|Every day, new scientific claims are plastered on the web, in the newspaper and on social media. Science finds a cure for aging! New discovery proves that humans interbred with early hominid species! Studies of voles reveal monogamy gene!
But in truth, science is much conservative than how the media portrays it. So how do we make sense of sensational headlines about new scientific discoveries?
Scientific reporting generally relies on journalists, who interpret the studies, present the conclusions in meaningful ways to us and sometimes provide their own speculation on the study’s implications. But conveying technical scientific information to non-scientists can be challenging for many scientists.
That is why Dr. Abby Olena, post-doctoral fellow at Duke Science and Society, works with scientists on communication. In this conversation, Abbey describes how she teaches scientists to communicate their work accurately and effectively so that the consumers of scientific information can better weigh and frame the results into the context of world around us.
So once we have a better understanding of the latest science, we can use that knowledge to inform public policy more effectively.View Transcript
My name is Abby Olena, and I have a Ph D. in biological sciences from Vanderbilt University. Here at Duke University, I work with the Science in Society initiative, and my role as part of that initiative is to help scientists get better at talking about their work with people who aren’t scientists.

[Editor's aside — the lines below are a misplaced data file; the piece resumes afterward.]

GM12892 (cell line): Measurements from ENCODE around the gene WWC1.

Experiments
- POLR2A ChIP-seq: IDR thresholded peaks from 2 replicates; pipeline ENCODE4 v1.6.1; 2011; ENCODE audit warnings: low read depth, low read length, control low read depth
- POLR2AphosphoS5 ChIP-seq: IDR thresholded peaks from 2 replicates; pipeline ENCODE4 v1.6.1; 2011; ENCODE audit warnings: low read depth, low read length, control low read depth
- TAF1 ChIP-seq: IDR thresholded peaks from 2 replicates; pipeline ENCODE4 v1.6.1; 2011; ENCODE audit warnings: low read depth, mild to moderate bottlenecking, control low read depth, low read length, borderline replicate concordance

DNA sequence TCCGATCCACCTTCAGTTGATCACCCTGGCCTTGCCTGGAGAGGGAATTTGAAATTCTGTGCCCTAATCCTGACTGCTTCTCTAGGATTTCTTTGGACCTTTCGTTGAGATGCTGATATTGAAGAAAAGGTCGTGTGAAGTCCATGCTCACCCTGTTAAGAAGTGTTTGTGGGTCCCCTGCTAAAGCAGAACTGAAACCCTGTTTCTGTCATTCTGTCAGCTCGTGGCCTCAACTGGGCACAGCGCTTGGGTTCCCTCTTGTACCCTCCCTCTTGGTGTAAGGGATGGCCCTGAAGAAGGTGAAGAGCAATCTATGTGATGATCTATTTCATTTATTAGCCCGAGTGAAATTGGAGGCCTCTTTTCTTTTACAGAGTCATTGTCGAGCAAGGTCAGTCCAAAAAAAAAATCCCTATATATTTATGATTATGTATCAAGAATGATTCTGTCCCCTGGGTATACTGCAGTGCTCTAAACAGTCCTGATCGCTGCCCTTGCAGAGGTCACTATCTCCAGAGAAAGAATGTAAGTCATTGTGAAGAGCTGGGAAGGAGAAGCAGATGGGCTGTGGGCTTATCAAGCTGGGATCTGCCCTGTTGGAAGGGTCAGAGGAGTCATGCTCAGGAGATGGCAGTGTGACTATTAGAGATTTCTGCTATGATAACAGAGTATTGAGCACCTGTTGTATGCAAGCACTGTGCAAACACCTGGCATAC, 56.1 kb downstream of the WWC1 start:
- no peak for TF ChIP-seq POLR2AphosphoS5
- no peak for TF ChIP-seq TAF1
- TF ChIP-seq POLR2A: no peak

I think that one of the most challenging things for scientists when they’re trying to talk about their work with people who aren’t scientists is that they have to step outside of what they do for lots of hours every week, and really almost speak a different language. So scientists have a lot of jargon that they use on a daily basis that they don’t even think about, and that can be really challenging when they try to talk to their neighbor about what their work is, to put it in terms that their neighbor can understand.
Another challenge that scientists face when talking about their work is that they care so deeply about it, and are so embroiled in the details of what they’re doing on a daily basis, that they often forget to take a step back and remind people why they should care about what they’re doing. So that’s another challenge that we face when we’re trying to help scientists, you know, talk about their work to people who aren’t scientists.
I think that actually one thing that makes communication hard for scientists is that they’re very cautious and they don’t want to overstate their findings. Many scientists that I have talked to have a lot of trouble with the ways that journalists and the media overstate scientific findings, and so they’re almost hesitate – so I should say that scientists hesitate to do any communication about their work because they’re so scared that it could be misconstrued. And something that I tell scientists when they’re worried about talking about their work, and they don’t want to overstate their findings, is that people are always going to frame what you say unless you do it for them. So they have to give people a contexts in which they understand what they’re doing, or people are just going to make up their own context.
I think there’s a pretty wide spectrum of personality types among scientists. I think that it sort of traditionally is a job that suits introverts pretty well, so people who are happy to be in the lab for pretty long hours, but then again science is very collaborative, and so the better you are at sort of reaching out to people that are scientists and not scientists, and doing the sort of communication that I think it’s really important, the better you are at doing science. So I think, you know, in terms of the kind of people that are doing it, it really runs the gamut from people who are really internal and quiet and people who are super gregarious and excited to share what they’re doing with everyone.